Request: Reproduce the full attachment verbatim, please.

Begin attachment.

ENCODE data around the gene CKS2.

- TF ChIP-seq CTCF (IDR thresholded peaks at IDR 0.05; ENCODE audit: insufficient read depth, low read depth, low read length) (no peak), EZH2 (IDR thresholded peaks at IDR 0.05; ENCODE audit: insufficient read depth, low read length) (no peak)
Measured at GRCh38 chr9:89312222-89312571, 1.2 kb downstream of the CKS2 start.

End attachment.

ENCODE data around the gene CKS2.

- TF ChIP-seq CTCF (IDR thresholded peaks at IDR 0.05; ENCODE audit: insufficient read depth, low read depth, low read length) (no peak), EZH2 (IDR thresholded peaks at IDR 0.05; ENCODE audit: insufficient read depth, low read length) (no peak)
Measured at GRCh38 chr9:89312222-89312571, 1.2 kb downstream of the CKS2 start.